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Chris-Rock-Divorce

As Chris Rock prepares to host the upcoming Oscars, and while much of the population is focused on his potential commentary in light of the highly-criticized lack of diversity in Oscar nominees, something else has captured our attention this week as an interesting legal question that  has risen in Chris’s divorce from Malaak Compton-Rock. Chris filed for divorce in New Jersey last year after 19 years of marriage and, of course, their case encompasses just about everything that we have come to expect out of a celebrity divorce. Continue reading

Surrogate-mother-paternity-rights

No, Sherri Shepherd’s case is not in being heard in California, but that does not make the facts of her legal battle any less intriguing to us California divorce lawyers. It has certainly left me hypothecating as to what the outcome of her widely-publicized parentage and support battle might be under California law. Although a Pennsylvania trial court ruled last year that Shepherd was legally responsible for a child born to a surrogate after her divorce from ex-husband Lamar Sally, the legal battle may not be over for the parties. The case has hit the media again since news recently broke that Shepherd is appealing the trial court’s decision.

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OLYMPUS DIGITAL CAMERA

One of the first questions I am asked about child or spousal support it, “How will I be paid my support?” My answer is always the same “depends.” In fact, “It depends” is my answer to most legal questions. In the case of support payments, it really depends on what you and the other party want to do. You can either choose direct payment or a wage assignment.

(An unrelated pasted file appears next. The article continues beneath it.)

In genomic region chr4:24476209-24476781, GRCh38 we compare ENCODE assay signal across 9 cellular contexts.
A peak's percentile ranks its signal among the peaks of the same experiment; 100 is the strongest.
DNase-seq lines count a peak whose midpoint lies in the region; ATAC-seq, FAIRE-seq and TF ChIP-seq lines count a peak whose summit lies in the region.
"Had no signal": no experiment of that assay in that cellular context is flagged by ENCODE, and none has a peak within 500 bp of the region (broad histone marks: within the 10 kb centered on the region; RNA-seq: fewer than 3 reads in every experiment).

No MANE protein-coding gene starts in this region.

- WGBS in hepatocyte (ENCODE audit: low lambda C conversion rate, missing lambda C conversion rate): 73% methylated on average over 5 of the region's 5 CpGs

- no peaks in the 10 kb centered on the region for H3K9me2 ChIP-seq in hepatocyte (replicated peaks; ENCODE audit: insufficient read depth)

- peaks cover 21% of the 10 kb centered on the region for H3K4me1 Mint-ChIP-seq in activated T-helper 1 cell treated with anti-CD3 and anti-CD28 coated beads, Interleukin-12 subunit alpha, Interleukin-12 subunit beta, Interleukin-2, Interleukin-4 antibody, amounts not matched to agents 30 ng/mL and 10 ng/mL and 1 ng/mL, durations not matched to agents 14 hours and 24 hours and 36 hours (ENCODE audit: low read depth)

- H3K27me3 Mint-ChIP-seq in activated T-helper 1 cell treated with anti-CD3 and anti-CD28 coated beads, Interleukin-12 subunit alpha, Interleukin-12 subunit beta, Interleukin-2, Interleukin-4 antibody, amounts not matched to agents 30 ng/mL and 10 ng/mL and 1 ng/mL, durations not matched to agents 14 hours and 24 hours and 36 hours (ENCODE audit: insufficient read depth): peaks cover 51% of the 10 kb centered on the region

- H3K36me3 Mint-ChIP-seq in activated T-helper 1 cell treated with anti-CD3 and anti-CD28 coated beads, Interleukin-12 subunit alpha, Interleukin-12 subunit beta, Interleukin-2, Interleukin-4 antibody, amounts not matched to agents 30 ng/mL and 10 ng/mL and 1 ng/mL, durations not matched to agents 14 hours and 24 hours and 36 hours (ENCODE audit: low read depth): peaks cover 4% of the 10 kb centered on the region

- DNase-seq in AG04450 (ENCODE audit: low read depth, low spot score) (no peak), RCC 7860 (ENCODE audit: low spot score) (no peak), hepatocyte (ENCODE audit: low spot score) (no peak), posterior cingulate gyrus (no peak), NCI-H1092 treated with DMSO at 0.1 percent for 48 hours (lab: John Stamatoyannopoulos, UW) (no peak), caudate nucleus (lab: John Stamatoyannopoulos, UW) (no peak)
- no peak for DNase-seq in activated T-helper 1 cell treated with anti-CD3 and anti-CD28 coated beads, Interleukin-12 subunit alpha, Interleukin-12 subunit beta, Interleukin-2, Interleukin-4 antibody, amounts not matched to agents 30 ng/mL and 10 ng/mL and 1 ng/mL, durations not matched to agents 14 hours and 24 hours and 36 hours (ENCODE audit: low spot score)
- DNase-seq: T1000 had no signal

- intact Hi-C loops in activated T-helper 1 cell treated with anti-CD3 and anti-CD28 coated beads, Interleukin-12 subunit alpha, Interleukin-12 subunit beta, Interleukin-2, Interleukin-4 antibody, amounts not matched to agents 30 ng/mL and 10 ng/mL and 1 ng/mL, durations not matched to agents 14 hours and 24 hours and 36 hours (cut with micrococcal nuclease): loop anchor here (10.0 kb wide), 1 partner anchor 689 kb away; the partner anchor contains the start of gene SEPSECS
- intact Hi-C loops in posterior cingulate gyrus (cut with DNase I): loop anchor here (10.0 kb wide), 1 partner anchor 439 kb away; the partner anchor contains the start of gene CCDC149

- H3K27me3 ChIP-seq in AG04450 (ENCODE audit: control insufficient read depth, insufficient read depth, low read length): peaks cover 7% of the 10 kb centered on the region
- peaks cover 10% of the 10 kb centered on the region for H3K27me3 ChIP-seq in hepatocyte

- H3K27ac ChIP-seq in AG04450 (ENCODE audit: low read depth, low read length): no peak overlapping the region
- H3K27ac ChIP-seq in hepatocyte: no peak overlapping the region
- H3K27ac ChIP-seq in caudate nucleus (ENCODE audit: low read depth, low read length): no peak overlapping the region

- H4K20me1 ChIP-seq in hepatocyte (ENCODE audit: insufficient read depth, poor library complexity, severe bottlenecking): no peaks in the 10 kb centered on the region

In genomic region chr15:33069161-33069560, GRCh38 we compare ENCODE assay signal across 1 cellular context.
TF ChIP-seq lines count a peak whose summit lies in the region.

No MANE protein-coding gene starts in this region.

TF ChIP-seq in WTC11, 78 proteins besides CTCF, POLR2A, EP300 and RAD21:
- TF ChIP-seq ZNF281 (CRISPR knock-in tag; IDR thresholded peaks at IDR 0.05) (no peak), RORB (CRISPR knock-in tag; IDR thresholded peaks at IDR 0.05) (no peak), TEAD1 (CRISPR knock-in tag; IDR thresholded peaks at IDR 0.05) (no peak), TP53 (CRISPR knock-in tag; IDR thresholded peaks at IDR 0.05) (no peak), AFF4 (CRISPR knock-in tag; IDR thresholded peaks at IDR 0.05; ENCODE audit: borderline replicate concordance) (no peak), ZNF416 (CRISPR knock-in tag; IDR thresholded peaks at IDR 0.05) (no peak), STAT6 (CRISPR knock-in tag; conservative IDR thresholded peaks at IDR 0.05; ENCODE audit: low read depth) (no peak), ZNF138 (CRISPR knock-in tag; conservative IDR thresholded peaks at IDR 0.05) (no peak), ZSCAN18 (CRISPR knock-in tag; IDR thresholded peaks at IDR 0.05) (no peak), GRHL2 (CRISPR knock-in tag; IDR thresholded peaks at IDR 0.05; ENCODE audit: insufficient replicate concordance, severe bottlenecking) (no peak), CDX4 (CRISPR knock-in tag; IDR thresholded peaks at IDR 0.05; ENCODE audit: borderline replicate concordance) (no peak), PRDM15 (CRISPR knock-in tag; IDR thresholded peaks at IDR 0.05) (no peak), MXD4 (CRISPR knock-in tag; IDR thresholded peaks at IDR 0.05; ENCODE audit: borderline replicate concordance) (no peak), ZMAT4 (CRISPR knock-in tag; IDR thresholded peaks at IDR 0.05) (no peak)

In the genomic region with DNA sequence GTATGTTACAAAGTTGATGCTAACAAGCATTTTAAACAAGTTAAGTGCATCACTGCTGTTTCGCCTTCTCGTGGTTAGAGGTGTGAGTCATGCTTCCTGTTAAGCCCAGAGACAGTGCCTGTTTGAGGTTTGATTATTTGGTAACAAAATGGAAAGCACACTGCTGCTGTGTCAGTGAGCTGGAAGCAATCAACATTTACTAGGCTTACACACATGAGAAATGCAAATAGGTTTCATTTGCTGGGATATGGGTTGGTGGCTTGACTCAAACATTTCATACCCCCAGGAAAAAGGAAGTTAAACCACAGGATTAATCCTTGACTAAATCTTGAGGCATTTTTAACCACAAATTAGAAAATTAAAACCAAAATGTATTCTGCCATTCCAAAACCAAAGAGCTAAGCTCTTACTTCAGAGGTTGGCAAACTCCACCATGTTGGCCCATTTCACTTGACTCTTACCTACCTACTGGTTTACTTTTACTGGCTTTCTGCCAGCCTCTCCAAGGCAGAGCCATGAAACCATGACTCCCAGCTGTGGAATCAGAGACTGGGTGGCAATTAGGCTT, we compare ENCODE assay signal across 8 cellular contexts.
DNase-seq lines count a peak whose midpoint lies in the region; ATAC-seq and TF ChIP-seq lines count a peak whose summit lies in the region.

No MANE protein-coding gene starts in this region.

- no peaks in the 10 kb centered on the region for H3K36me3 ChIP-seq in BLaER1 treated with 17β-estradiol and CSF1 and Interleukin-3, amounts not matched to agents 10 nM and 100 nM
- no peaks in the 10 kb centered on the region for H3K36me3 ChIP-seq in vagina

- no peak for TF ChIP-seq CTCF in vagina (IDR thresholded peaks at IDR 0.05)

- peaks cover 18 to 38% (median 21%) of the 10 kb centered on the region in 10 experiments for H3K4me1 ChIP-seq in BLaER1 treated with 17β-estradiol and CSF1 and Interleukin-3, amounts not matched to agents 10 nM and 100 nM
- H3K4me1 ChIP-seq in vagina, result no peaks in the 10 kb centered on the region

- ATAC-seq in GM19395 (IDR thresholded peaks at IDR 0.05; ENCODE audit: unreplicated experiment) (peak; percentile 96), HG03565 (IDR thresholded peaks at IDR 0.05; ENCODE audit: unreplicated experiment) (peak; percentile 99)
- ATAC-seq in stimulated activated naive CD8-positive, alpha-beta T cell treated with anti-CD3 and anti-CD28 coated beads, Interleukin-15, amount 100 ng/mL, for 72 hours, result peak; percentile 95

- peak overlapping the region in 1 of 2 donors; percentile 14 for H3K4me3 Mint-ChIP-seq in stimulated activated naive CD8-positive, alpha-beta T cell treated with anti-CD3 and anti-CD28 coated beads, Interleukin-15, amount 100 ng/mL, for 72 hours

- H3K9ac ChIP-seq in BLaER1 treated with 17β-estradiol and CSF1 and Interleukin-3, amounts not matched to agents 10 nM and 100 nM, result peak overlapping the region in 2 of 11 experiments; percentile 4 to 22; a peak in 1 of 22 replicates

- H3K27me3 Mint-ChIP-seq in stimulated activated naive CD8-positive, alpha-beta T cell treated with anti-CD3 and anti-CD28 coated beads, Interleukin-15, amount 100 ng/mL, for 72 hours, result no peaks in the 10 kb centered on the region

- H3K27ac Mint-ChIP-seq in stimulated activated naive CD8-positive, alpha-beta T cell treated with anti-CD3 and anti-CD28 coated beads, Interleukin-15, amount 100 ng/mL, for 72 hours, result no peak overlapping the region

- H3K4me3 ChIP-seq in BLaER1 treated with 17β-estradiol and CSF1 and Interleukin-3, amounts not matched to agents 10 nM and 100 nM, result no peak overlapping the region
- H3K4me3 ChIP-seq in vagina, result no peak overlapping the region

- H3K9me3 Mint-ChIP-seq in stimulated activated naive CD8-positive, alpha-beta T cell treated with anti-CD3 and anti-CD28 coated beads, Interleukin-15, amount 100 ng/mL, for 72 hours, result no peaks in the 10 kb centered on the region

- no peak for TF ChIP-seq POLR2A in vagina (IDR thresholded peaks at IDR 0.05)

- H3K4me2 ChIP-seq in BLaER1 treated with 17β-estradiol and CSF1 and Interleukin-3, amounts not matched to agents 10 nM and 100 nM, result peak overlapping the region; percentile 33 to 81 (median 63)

Direct Payment

Direct payment is just as the name implies. The support payor pays the support payee directly. Continue reading

California-child-support-calculator

Under federal law, every single state is required to have a formula that determines the correct amount of child support that should be awarded. California is no exception. The California Guideline Child Support Calculator is based on California Child Support Guidelines and can be used to estimate the amount of child support that may be ordered in your case. It is important to remember the Court Commissioner or Family Law Judge has the final authority to determine the amount of a child support order. This calculator provides only an estimate and is not a guarantee of the amount of child support that will be ordered. Other factors may affect the amount of child support awarded.

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enforcing-support-order

There are two types of support in Family Law cases in California. There is child support, which refers to support intended to assist in providing for the needs of the children involved in the case. Then there is spousal support, sometimes called “Alimony” (The two terms are interchangeable) which is intended to provide spousal maintenance after a divorce proceeding is initiated. During the course of a case, the court may make an order for either, or both, child and spousal support. After the order has been made, the court expects the amounts to be paid.